What is Blazor and why should we use Blazor?
Blazor is a single-page app framework for building interactive client-side Web apps with .NET. Blazor uses open web standards without plugins or code transpilation. Blazor works in all modern web browsers, including mobile browsers.
Blazor is a hot framework from Microsoft that makes it possible to run .NET code directly in the browser on top of WebAssembly. And it is no longer an experimental project it used to be. It has officially made its way into .NET Core 3.
Microsoft introduced Blazor to provide the .net developers a robust frontend and backend solution. This web UI framework helps bring the power of .net to the client-side.
How Blazor works
Blazor runs on Mono, an open-source version of .net framework. Please check the official website for more details about Microsoft sponsored Mono Kindly visit. It runs via WebAssembly in 2 modes – interpreted and AOT modes. In the interpreted mode, Mono runtime gets compiled into WebAssembly which browser can then load and execute. Mono runtime will then load application dlls and execute. Whereas in ahead of time or AOT mode, the application gets compiled into WebAssembly at build time which can then be executed as normal WebAssembly.
The Hosting Models
Blazor provides you with two ways to run your Web client application: Blazor Server and Blazor WebAssembly. These are called hosting models.
The Blazor Server hosting model runs your application on the server, within an ASP.NET Core application. The UI is sent to the browser, but UI updates and event handling are performed on the server-side. This is similar to traditional Web applications, but the communication between the client-side and the server-side happens over a SignalR connection.
The Blazor Server hosting model provides a few benefits, such as a smaller download size of the client app and the compatibility with not recent browsers.
The Blazor WebAssembly hosting model lets your application run entirely on the user’s browser. The full code of the application, including its dependencies and the .NET runtime, is compiled into WebAssembly, downloaded by the user’s browser and locally executed.
The benefits provided by the Blazor WebAssembly hosting model are similar to those provided by Single Page Applications. After the download, the application is independent of the server, apart from the needed interactions. Also, you don’t need an ASP.NET Core Web server to host your application. You can use any Web server, since the result of the WebAssembly compilation is just a set of static files.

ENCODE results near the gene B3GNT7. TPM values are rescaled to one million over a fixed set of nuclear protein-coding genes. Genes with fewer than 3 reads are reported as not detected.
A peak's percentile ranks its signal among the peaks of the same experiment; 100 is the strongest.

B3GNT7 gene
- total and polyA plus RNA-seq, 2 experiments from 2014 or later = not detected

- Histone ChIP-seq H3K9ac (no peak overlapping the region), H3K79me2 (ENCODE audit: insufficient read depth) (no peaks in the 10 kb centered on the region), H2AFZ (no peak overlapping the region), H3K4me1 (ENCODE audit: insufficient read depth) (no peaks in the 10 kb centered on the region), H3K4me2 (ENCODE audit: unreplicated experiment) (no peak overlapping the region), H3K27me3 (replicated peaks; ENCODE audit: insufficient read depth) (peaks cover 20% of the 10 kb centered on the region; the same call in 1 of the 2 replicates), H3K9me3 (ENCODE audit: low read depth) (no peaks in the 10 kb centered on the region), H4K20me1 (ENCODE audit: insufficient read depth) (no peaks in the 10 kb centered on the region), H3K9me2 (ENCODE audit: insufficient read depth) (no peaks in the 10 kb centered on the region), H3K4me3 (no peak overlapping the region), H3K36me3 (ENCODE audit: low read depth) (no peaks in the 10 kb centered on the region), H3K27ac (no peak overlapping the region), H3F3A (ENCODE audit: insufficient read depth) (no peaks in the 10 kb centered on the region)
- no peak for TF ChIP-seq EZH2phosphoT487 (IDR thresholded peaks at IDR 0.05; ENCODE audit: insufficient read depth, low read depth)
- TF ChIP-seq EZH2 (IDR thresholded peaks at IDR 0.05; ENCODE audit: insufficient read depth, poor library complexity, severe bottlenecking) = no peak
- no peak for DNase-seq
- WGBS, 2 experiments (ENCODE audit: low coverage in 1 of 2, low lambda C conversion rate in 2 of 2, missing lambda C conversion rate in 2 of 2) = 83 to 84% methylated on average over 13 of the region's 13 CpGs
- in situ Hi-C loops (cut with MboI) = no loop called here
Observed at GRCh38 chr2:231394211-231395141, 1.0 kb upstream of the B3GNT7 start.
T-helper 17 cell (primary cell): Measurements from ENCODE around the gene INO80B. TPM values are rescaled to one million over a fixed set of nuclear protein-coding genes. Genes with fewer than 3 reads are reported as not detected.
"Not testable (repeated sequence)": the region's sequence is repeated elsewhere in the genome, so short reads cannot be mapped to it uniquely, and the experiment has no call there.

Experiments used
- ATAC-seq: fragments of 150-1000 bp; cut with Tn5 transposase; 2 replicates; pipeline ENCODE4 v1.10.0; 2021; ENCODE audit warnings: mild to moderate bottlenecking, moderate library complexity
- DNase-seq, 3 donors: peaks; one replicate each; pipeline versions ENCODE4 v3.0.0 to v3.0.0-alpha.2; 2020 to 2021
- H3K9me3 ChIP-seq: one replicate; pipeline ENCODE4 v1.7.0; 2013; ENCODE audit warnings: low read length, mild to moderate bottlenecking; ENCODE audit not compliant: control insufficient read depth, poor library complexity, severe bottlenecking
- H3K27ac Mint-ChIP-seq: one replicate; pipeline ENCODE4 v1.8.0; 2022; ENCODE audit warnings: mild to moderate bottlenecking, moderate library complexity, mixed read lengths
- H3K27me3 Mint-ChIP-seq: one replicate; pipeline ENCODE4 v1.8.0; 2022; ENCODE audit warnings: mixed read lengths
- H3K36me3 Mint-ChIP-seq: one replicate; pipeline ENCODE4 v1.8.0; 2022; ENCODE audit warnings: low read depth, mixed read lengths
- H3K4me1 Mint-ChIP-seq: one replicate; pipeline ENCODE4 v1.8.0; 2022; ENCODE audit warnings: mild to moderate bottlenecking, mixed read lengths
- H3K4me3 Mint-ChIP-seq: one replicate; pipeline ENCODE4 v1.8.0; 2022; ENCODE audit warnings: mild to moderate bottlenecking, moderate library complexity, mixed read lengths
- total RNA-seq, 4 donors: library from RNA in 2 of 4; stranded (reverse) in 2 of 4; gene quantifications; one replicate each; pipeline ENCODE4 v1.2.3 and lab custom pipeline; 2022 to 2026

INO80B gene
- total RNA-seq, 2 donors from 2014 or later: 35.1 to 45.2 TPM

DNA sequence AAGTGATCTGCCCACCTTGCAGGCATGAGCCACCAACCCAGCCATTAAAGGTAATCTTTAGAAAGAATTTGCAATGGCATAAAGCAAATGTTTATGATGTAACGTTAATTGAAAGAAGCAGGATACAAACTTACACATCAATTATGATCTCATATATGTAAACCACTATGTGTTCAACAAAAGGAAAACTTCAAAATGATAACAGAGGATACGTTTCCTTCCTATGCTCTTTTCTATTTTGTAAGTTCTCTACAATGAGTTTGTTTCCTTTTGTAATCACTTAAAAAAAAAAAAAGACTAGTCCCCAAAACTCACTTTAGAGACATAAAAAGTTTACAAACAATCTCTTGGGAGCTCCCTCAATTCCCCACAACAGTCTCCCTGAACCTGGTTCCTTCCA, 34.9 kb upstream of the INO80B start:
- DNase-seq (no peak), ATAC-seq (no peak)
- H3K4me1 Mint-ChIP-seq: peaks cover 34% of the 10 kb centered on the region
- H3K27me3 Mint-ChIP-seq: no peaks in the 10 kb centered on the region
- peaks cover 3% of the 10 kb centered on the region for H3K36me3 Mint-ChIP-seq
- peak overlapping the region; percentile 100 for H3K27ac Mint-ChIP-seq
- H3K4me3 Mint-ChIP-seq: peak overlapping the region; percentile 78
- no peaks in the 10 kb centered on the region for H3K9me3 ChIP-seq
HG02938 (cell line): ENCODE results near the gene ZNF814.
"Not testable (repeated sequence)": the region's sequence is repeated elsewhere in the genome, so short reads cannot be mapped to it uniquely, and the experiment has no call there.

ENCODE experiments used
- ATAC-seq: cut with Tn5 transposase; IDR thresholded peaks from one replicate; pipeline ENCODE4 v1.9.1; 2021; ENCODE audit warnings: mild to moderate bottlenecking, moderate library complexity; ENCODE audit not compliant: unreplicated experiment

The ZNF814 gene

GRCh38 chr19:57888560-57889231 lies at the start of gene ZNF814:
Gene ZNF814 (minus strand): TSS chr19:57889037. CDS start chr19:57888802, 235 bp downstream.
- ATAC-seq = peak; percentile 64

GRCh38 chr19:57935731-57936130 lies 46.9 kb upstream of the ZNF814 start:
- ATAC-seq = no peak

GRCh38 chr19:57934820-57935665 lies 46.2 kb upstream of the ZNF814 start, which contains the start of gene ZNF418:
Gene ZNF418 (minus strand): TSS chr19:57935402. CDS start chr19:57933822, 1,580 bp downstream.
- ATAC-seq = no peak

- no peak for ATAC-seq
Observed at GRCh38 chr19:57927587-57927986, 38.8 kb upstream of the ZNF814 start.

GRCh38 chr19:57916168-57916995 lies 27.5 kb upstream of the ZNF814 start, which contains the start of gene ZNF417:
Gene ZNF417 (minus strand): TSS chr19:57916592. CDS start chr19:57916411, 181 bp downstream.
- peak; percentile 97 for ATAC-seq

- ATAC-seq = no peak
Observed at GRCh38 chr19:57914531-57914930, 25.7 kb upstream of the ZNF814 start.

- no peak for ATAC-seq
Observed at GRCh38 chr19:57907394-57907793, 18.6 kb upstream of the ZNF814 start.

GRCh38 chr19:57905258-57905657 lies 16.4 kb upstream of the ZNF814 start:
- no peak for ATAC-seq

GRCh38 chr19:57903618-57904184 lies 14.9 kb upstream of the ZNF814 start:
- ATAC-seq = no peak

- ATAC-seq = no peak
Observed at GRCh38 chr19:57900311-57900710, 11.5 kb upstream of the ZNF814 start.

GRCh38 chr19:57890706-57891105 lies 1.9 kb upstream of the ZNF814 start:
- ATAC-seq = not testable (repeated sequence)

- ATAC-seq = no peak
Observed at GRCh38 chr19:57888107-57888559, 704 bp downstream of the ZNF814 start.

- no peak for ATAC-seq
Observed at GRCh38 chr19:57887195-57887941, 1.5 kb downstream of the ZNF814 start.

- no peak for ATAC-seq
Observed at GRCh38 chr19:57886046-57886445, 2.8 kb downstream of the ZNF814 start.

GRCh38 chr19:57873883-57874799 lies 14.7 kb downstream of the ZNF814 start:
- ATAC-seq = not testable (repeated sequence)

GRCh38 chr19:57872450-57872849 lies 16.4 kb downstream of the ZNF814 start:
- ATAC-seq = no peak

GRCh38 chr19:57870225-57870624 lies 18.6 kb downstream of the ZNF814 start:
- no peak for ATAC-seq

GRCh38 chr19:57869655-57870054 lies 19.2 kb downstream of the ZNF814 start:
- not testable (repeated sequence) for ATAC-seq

Blazor apps are based on components. A component in Blazor is an element of UI, such as a page, dialog, or data entry form.
Components are .NET classes built into .NET assemblies that:
- Define flexible UI rendering logic.
- Handle user events.
- Can be nested and reused.
- Can be shared and distributed as Razor class libraries or NuGet packages.
The component class is usually written in the form of a Razor markup page with a .razor file extension. Components in Blazor are formally referred to as Razor components. Razor is syntax for combining HTML markup with C# code designed for developer productivity.
Razor allows you to switch between HTML markup and C# in the same file with IntelliSense support. Razor Pages and MVC also use Razor. Unlike Razor Pages and MVC, which are built around a request/response model, components are used specifically for client-side UI logic and composition.
Benefits of Using Blazor
- We do not need to create separate model classes for client and server. Blazor allows us to reuse the same model class by sharing it with both client and server.
- We can use existing .NET APIs and tools to create rich web applications.
- It allows us to use the modern and feature-rich language of C#, which makes development easier.
- Blazor is supported on both Visual Studio 2017 and Visual Studio Code. This provides a great .NET development experience across multiple platforms, including Linux, Windows, and Mac.
- It is an open-source framework with great community support.
Interesting features of Blazor
Blazor offers a client-side router that includes limited features. Routing is an important aspect of web applications. It ensures that the client request addresses the right piece of code which is written to handle a certain request.
Forms and Validation
DataAnnotations form validation is supported by client-side Blazor. It is simple and intuitive and shares great flexibility. The form validation is implemented mainly on the namespace “Microsoft.AspNetCore.Components.Forms”. The main class includes:
The Layout is another component that can be defined in a Razor template or C# code and can apply data binding, dependency injection, and more.
Dependency Injection is a way to achieve Inversion of Control (IoC) between classes and their dependencies. In simple words, it is a technique used by experts to access services configured in a central location.
Blazor framework is a client-side web framework and its latest version 0.5.0 offers flexibility to run Blazor in a separate process from the rendering process.
- Let’s take a look at some of what the Blazor templates have to offer.
- .NET Core 2.1 SDK (2.1.500 or later).
- Visual Studio 2017 (15.9 or later) with the ASP.NET and web development workload selected.
- The latest Blazor Language Services extension from the Visual Studio Marketplace.
- The Blazor templates on the command-line:
dotnet new -i Microsoft.AspNetCore.Blazor.Templates